Now, that’s a point for later. What draws our attention upfront is the amount of action that is staged around doors and windows, with characters walking in and walking out or resting on the jambs, or using the separation as a means of protecting their privacy. Michel walks out of a building only to walk into a horde of reporters, walks away from them, walks into a café only to find the news channel flashing his legal problems, and he walks out, and walks into his office only to find all the news reporters staring at him. We think this guy’s privacy is more or less screwed, and just about the time Michel expresses his desire to go home and crawl under the duvet for a week the film quite amusingly intercuts to Dirch Frode examining a file containing a detailed background check on Michel done by Lisbeth Salander (Ms. Mara), who, in her turn, knows a whole lot more than what’s inside the report. I mean, like bank statements and sexual inclinations. So yeah, the invasion of Michel’s privacy is complete, and barely nine minutes into the narrative Mr. Fincher quite neatly sets up not merely the dominant theme but what would be the dominant technique to help read it. And he uses this moment, through Lisbeth’s coiled body (there’s some intercutting here as well, between her walk to the office and the conference room waiting for her), and through orienting the composition around her and allowing her the privilege to sketch her own private space, to establish her and her privacy, which I guess is pretty wicked. I mean, people sitting across long tables protecting themselves over the corpse of another man’s privacy does make you chuckle, no?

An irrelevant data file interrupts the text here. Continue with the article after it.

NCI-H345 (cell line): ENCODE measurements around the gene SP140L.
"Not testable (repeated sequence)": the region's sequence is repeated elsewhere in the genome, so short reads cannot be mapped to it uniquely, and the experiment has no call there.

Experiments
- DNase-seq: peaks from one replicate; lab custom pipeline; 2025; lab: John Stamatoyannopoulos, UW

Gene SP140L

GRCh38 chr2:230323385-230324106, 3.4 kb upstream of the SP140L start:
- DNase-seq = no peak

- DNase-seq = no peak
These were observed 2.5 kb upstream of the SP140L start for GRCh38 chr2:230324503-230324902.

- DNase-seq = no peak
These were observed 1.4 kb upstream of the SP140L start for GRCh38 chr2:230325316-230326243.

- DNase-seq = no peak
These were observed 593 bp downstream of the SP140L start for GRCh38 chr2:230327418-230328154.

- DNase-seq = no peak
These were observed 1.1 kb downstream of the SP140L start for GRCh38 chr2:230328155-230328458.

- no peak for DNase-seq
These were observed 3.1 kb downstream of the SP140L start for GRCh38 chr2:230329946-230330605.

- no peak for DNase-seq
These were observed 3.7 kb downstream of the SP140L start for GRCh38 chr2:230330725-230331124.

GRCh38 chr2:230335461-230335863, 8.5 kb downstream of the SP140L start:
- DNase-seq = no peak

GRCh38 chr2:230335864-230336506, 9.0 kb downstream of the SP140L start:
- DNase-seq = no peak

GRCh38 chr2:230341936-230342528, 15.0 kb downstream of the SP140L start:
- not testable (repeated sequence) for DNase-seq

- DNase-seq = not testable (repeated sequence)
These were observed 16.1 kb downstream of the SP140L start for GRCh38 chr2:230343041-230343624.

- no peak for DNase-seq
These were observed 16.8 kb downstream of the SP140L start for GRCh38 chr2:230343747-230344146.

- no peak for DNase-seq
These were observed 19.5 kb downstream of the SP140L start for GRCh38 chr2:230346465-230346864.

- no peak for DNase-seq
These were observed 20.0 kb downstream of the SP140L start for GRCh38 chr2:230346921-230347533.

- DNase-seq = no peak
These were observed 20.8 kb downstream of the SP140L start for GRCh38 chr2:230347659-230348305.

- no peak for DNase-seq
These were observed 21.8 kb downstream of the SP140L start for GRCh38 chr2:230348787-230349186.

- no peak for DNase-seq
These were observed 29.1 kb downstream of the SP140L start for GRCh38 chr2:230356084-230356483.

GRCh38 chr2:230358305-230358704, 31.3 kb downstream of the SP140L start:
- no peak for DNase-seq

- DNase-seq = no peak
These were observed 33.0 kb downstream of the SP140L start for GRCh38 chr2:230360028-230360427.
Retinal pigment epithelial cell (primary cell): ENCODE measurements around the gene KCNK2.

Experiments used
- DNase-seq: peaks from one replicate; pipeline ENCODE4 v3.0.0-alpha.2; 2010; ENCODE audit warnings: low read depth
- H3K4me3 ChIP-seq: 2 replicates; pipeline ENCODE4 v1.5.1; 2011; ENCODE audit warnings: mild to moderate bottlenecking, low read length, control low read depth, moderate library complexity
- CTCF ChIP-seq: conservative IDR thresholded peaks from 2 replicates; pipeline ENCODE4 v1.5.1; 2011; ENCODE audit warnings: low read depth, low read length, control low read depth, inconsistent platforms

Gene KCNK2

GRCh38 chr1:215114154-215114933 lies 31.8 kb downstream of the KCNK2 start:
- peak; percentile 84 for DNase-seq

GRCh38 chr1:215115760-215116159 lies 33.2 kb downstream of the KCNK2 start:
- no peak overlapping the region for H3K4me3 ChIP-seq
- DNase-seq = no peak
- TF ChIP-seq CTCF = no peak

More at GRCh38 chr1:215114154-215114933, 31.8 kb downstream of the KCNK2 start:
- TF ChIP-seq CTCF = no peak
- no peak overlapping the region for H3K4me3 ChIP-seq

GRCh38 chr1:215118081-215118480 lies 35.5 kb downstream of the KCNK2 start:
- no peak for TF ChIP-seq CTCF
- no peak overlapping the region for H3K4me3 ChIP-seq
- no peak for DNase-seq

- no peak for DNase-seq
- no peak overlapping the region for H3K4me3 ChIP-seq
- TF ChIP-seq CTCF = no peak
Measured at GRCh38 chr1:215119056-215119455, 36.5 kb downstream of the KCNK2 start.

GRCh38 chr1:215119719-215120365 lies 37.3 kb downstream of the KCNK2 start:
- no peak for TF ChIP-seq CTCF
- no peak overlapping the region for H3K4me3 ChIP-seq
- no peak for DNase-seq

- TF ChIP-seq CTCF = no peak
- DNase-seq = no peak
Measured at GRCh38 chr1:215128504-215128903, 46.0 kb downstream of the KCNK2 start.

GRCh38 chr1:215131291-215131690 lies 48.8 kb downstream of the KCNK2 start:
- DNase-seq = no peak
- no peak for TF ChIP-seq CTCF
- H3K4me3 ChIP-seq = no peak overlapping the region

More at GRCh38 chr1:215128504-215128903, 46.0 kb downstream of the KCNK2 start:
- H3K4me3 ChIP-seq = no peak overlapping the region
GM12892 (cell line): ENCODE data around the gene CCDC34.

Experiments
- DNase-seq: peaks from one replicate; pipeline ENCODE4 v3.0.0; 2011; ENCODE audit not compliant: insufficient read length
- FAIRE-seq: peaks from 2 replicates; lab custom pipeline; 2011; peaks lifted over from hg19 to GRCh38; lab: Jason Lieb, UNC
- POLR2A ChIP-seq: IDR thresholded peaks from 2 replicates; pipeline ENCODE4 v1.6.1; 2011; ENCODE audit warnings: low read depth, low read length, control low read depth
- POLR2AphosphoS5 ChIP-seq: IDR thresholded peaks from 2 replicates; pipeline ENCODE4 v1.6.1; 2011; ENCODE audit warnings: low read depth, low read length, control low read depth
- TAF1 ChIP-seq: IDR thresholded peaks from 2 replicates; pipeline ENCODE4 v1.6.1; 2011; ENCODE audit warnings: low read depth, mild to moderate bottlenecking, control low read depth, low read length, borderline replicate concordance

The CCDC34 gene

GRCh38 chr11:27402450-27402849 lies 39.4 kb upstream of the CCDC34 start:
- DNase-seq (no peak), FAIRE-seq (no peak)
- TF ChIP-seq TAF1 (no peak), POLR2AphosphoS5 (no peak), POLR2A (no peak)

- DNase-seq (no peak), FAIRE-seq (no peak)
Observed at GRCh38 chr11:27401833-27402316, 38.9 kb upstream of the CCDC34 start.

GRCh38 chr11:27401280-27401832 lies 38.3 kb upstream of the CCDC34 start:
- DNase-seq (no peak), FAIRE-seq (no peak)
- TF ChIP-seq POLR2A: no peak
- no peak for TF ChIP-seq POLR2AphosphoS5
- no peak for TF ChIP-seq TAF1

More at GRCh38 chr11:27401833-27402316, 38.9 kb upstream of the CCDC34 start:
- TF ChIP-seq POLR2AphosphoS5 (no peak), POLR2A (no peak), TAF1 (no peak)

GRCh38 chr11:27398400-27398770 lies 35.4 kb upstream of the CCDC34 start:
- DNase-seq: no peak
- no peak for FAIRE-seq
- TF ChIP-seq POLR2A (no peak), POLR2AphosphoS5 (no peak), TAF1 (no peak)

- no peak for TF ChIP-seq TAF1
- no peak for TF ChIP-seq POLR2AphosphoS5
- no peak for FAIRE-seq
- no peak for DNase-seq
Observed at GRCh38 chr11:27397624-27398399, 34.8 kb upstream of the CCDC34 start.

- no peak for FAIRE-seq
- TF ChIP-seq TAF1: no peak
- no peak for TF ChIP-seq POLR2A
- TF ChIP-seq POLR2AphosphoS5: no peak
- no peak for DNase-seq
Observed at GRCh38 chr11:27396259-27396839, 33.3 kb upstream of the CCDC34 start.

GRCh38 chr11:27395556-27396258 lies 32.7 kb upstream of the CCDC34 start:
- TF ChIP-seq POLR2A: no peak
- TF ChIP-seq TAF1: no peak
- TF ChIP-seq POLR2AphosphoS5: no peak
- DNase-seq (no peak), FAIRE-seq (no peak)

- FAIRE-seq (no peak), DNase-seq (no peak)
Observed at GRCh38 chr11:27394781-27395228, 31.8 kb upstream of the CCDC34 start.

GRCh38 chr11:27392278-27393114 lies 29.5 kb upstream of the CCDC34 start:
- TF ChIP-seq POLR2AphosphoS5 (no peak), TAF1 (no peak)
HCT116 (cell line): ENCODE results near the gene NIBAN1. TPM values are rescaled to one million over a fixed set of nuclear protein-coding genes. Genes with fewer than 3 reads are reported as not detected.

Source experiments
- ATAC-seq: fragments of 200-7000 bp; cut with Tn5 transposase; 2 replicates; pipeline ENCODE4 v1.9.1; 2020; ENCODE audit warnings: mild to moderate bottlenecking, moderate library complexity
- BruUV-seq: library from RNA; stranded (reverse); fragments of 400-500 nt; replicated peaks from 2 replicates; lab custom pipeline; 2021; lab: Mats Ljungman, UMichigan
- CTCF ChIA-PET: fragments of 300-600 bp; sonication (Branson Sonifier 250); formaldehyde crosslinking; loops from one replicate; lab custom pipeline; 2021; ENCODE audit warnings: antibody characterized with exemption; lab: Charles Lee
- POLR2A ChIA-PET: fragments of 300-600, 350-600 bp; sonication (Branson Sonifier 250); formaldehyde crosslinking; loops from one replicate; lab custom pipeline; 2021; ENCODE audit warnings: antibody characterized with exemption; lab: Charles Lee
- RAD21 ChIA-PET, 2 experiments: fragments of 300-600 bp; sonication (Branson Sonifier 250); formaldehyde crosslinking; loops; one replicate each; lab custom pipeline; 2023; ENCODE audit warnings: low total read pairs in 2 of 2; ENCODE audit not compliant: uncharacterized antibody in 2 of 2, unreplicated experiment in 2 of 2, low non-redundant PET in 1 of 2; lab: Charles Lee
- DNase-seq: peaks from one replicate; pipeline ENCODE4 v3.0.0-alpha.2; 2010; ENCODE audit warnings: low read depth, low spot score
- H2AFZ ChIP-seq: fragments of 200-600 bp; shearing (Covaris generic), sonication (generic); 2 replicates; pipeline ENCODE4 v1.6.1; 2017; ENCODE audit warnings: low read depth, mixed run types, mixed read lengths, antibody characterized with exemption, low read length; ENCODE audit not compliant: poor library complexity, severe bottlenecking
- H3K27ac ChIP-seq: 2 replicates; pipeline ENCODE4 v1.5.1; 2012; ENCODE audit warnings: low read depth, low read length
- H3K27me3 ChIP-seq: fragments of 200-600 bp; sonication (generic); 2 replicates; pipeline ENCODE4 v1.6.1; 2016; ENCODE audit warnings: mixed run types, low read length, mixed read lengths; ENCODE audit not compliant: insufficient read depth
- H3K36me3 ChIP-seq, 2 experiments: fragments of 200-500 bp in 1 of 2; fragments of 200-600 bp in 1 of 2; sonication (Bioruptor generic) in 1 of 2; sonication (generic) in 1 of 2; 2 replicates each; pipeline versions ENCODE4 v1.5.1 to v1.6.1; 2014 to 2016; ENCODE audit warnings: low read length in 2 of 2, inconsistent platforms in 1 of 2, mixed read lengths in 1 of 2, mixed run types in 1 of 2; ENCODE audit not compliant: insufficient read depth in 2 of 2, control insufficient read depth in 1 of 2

Mr. Fincher does have a lot on his plate to narrate, and it pays to be precise and economic drawing upon so many elements – textual, sub-textual, and extra-textual – and depositing them layer by layer making a film so immense I still have no idea how to structure my piece here. I’m like an ant chewing the bark of a tree, or something to that effect. So what I would do is continue in this direction, maybe for a paragraph or two, who knows maybe even more, and see if it can lead me inside. Michel, running away from his legal problems in Stockholm, finds some sort of reprieve in the case of an old man’s murdered granddaughter. The old man is Henrik Vanger (Mr. Plummer), and the granddaughter was Harriet (Ms. Moa Garpendal), and in one brilliant crosscut that also serves as Soviet montage, Mr. Fincher links Lisbeth leaving and closing the door behind and Harriet sitting under the sun who turns and looks at us, linking not merely the two little girls but probably the past and the present. I suspect, the latter linkage finds a lot more weight in Mr. Stieg Larsson’s novels (I haven’t read them), considering he was so concerned about Right Wing extremism in Swedish society. As for Mr. Fincher, he takes these concerns as a given, and builds his film upon them. Now back to Harriet and Lisbeth, and look at them below and tell me they don’t resemble, especially with their missing eyebrows.